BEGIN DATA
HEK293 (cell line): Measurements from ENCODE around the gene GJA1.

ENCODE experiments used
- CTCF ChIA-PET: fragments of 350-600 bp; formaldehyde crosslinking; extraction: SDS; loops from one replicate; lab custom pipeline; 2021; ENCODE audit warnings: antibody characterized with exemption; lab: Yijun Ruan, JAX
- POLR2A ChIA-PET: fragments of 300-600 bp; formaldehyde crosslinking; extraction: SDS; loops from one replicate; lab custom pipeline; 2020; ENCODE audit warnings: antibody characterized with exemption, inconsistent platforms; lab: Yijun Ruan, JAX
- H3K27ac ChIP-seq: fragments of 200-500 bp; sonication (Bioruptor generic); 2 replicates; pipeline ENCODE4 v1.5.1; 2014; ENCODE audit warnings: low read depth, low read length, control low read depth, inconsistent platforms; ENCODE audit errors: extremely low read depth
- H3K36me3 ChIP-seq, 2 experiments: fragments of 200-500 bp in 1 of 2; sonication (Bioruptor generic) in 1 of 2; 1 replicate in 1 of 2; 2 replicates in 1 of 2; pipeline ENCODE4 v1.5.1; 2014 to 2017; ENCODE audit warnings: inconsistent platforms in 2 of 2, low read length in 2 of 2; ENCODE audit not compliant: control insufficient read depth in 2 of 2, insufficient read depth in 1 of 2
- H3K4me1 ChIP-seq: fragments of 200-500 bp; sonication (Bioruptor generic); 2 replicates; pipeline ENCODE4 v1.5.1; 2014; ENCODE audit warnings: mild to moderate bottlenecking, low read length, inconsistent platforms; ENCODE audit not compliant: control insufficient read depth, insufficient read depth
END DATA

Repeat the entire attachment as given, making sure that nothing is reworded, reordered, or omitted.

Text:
HEK293 (cell line): Measurements from ENCODE around the gene GJA1.

ENCODE experiments used
- CTCF ChIA-PET: fragments of 350-600 bp; formaldehyde crosslinking; extraction: SDS; loops from one replicate; lab custom pipeline; 2021; ENCODE audit warnings: antibody characterized with exemption; lab: Yijun Ruan, JAX
- POLR2A ChIA-PET: fragments of 300-600 bp; formaldehyde crosslinking; extraction: SDS; loops from one replicate; lab custom pipeline; 2020; ENCODE audit warnings: antibody characterized with exemption, inconsistent platforms; lab: Yijun Ruan, JAX
- H3K27ac ChIP-seq: fragments of 200-500 bp; sonication (Bioruptor generic); 2 replicates; pipeline ENCODE4 v1.5.1; 2014; ENCODE audit warnings: low read depth, low read length, control low read depth, inconsistent platforms; ENCODE audit errors: extremely low read depth
- H3K36me3 ChIP-seq, 2 experiments: fragments of 200-500 bp in 1 of 2; sonication (Bioruptor generic) in 1 of 2; 1 replicate in 1 of 2; 2 replicates in 1 of 2; pipeline ENCODE4 v1.5.1; 2014 to 2017; ENCODE audit warnings: inconsistent platforms in 2 of 2, low read length in 2 of 2; ENCODE audit not compliant: control insufficient read depth in 2 of 2, insufficient read depth in 1 of 2
- H3K4me1 ChIP-seq: fragments of 200-500 bp; sonication (Bioruptor generic); 2 replicates; pipeline ENCODE4 v1.5.1; 2014; ENCODE audit warnings: mild to moderate bottlenecking, low read length, inconsistent platforms; ENCODE audit not compliant: control insufficient read depth, insufficient read depth